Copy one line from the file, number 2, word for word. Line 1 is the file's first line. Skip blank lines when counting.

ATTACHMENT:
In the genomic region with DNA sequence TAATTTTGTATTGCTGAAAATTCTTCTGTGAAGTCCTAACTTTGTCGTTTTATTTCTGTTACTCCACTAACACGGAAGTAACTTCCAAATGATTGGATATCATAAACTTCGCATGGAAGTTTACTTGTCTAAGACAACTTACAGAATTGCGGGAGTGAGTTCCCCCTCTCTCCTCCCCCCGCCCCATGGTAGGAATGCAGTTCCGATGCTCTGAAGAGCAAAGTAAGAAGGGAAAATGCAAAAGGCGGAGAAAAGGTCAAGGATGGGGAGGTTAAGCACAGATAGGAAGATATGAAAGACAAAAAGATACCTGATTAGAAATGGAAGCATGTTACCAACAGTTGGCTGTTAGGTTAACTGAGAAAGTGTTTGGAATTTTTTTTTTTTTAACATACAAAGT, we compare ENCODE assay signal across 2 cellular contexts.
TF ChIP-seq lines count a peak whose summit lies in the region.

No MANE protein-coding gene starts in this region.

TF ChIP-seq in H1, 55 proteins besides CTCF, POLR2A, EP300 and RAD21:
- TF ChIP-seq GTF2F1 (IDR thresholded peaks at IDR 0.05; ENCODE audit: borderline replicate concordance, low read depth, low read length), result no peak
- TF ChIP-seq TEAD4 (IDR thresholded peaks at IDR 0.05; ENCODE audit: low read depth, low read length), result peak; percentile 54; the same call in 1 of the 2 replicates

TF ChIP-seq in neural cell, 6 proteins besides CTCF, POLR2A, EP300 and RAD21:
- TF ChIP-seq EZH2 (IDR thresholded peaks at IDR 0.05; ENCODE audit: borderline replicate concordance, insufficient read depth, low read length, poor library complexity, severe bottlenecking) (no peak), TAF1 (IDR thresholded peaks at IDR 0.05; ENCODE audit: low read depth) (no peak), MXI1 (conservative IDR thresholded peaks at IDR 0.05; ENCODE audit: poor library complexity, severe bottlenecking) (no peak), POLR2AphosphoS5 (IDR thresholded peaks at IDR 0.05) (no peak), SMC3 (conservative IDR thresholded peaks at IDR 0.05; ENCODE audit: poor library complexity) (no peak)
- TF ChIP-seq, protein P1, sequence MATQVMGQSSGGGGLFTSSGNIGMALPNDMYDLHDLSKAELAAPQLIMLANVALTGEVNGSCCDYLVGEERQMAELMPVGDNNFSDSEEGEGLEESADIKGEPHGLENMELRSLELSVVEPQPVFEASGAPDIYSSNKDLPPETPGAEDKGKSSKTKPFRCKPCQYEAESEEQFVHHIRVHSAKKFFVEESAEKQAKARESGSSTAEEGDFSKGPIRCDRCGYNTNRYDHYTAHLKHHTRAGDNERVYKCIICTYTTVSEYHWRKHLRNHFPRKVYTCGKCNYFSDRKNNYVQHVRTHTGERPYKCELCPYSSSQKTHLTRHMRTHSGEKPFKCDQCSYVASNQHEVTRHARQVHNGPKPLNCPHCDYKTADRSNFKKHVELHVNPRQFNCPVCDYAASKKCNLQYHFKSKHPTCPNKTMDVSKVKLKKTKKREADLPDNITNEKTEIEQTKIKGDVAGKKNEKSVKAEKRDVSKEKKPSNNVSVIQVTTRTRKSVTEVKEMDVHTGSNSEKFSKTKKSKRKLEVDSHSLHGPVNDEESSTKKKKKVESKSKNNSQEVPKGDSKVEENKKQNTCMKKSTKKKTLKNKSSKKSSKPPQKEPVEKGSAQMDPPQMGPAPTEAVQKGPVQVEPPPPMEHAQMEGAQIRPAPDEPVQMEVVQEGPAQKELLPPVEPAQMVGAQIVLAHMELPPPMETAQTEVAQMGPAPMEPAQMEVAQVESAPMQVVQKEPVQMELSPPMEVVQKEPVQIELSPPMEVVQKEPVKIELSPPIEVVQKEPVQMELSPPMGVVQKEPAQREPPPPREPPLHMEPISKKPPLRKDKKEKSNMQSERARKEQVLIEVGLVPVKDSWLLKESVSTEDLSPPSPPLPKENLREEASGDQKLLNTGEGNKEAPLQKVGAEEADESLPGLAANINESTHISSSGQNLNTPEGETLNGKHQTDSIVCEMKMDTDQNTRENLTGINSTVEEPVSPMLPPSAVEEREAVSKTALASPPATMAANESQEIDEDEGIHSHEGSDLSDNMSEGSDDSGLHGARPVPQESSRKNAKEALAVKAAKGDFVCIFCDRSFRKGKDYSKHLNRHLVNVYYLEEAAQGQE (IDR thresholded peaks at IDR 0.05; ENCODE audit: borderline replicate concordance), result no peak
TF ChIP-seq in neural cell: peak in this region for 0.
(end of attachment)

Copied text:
TF ChIP-seq lines count a peak whose summit lies in the region.